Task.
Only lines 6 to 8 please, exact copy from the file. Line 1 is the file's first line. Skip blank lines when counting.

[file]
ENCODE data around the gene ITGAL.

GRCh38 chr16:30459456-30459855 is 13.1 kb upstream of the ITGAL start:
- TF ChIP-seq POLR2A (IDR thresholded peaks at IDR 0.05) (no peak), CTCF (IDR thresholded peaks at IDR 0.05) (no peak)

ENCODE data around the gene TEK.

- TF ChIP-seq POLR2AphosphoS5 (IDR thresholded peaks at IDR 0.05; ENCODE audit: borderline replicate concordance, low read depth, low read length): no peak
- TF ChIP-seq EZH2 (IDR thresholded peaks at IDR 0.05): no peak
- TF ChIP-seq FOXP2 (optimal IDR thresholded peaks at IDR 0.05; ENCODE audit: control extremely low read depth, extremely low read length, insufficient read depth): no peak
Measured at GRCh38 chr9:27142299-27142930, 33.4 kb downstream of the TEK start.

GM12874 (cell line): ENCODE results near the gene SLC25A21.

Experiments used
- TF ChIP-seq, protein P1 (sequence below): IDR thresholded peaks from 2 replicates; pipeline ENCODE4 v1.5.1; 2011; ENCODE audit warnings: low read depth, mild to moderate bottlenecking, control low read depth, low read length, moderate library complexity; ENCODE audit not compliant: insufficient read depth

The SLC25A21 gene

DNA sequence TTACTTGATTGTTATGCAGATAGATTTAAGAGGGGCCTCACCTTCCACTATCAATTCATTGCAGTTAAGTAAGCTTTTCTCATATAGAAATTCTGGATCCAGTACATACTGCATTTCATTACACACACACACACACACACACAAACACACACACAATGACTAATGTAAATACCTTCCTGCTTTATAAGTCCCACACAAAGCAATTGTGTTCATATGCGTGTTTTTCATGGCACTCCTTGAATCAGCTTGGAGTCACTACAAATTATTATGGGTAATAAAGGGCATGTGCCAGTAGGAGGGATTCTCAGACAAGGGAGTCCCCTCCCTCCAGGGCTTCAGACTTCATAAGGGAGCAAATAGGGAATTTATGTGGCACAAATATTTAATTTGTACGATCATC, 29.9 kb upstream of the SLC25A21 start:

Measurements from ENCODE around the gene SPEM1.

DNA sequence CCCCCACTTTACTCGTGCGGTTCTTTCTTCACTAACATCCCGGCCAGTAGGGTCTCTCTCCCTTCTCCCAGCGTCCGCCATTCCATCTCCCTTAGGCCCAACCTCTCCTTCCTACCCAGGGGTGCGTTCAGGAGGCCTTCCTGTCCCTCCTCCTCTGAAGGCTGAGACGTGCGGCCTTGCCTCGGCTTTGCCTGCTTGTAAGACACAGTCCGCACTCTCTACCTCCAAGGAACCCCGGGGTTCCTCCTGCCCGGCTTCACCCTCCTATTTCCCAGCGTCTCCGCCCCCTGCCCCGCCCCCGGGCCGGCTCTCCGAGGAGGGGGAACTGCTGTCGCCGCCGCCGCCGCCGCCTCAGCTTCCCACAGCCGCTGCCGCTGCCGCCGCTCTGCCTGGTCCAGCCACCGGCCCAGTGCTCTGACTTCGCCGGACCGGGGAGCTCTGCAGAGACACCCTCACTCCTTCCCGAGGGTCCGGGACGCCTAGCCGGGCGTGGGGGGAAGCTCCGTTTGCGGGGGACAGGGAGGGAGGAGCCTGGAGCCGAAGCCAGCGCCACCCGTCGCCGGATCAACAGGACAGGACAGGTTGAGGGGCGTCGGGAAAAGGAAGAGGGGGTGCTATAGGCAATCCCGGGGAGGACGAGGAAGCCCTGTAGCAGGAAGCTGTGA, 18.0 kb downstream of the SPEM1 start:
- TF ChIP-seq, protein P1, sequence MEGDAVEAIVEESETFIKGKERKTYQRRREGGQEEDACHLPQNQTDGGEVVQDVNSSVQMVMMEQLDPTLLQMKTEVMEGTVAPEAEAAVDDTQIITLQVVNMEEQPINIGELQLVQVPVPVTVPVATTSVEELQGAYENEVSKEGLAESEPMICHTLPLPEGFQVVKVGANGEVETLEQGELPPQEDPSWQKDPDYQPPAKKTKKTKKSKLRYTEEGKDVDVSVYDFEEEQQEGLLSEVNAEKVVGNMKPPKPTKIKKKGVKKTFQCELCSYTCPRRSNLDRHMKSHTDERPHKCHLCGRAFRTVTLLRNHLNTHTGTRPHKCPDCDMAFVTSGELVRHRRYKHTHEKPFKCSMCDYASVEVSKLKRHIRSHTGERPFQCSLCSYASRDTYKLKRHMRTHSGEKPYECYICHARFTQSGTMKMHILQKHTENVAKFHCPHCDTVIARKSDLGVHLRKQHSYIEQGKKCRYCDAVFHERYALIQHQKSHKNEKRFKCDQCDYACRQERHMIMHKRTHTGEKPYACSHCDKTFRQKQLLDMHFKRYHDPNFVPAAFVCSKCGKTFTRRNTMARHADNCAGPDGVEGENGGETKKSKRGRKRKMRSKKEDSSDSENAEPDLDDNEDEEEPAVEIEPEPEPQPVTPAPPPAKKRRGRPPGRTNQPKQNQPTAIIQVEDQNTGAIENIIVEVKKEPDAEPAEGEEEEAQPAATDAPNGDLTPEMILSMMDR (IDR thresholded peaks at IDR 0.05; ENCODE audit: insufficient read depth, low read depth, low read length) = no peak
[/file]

- TF ChIP-seq EZH2 (IDR thresholded peaks at IDR 0.05): no peak
- TF ChIP-seq FOXP2 (optimal IDR thresholded peaks at IDR 0.05; ENCODE audit: control extremely low read depth, extremely low read length, insufficient read depth): no peak
Measured at GRCh38 chr9:27142299-27142930, 33.4 kb downstream of the TEK start.